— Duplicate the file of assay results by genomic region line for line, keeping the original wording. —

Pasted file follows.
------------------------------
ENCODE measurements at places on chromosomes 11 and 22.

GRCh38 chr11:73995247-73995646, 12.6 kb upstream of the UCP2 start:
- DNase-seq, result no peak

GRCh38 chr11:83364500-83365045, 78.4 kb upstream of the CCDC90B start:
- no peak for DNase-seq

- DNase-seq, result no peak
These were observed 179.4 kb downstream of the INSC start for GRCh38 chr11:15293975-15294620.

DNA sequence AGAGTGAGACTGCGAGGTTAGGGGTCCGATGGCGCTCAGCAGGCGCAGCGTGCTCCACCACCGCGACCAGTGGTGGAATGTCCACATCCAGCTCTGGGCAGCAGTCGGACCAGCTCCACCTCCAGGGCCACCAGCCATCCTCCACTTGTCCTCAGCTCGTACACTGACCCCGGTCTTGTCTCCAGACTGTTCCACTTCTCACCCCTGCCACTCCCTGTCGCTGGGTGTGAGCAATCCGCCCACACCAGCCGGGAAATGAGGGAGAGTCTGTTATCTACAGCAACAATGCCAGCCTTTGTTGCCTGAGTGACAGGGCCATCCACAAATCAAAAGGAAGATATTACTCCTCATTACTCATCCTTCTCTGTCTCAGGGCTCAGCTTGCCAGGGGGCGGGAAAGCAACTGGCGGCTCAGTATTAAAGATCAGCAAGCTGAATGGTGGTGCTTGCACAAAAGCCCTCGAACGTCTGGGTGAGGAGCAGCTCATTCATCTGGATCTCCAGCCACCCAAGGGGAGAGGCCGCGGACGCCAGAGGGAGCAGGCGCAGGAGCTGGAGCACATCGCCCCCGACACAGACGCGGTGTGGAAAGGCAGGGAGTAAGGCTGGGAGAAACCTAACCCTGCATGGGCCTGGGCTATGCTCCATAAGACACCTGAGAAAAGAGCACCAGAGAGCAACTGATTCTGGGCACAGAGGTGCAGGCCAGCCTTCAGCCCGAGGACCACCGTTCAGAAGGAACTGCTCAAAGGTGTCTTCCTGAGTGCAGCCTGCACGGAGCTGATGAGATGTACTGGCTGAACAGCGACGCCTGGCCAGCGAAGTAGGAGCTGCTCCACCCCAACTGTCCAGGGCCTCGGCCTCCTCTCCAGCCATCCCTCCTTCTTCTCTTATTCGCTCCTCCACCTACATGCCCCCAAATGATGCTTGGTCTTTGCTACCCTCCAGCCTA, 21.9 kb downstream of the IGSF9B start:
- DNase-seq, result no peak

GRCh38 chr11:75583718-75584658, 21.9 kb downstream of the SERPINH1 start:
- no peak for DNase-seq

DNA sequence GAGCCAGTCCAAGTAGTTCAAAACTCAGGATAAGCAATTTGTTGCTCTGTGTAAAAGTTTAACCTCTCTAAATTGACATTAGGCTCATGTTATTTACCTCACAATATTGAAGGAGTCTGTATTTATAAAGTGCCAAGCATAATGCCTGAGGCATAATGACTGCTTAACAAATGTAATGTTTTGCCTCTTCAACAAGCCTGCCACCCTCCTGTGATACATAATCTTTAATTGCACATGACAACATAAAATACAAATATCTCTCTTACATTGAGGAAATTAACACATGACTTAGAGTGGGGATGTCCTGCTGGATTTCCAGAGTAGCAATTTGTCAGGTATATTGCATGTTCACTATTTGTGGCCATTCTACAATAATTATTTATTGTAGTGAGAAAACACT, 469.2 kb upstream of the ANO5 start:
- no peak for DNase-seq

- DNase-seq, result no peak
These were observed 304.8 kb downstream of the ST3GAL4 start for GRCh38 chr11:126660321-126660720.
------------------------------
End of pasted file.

ENCODE measurements at places on chromosomes 11 and 22.

GRCh38 chr11:73995247-73995646, 12.6 kb upstream of the UCP2 start:
- DNase-seq, result no peak

GRCh38 chr11:83364500-83365045, 78.4 kb upstream of the CCDC90B start:
- no peak for DNase-seq

- DNase-seq, result no peak
These were observed 179.4 kb downstream of the INSC start for GRCh38 chr11:15293975-15294620.

DNA sequence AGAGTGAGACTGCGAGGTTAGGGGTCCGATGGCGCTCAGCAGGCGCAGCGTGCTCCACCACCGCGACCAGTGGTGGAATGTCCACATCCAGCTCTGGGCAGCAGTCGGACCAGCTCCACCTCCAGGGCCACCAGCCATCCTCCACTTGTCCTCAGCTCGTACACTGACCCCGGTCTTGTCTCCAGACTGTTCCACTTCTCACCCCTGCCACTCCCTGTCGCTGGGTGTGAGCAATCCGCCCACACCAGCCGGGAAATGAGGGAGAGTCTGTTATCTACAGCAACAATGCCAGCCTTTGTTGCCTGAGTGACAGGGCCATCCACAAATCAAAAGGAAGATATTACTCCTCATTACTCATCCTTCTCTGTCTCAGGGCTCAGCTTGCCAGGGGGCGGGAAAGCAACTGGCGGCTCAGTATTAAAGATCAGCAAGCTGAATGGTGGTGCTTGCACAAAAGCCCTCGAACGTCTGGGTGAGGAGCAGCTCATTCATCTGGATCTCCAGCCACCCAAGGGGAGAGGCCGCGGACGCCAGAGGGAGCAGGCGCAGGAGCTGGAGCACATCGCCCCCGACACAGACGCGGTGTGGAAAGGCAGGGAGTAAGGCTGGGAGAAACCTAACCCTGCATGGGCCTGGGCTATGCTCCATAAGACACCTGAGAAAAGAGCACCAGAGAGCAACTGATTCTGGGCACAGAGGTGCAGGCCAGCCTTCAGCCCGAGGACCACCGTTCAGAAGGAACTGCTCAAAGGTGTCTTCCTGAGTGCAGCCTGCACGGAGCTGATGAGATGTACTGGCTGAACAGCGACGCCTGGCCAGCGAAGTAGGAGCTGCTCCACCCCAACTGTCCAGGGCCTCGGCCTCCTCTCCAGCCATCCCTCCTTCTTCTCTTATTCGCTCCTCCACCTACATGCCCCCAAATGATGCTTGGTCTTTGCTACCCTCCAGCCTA, 21.9 kb downstream of the IGSF9B start:
- DNase-seq, result no peak

GRCh38 chr11:75583718-75584658, 21.9 kb downstream of the SERPINH1 start:
- no peak for DNase-seq

DNA sequence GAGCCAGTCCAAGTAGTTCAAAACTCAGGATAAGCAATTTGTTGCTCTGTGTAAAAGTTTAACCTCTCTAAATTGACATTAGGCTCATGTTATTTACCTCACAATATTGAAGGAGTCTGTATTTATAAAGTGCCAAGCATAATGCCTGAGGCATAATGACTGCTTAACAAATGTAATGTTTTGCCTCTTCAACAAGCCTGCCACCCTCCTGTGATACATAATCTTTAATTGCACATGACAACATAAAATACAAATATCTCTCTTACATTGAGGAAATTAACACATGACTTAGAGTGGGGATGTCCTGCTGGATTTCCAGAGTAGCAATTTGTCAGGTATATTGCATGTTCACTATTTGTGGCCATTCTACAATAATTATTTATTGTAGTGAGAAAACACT, 469.2 kb upstream of the ANO5 start:
- no peak for DNase-seq

- DNase-seq, result no peak
These were observed 304.8 kb downstream of the ST3GAL4 start for GRCh38 chr11:126660321-126660720.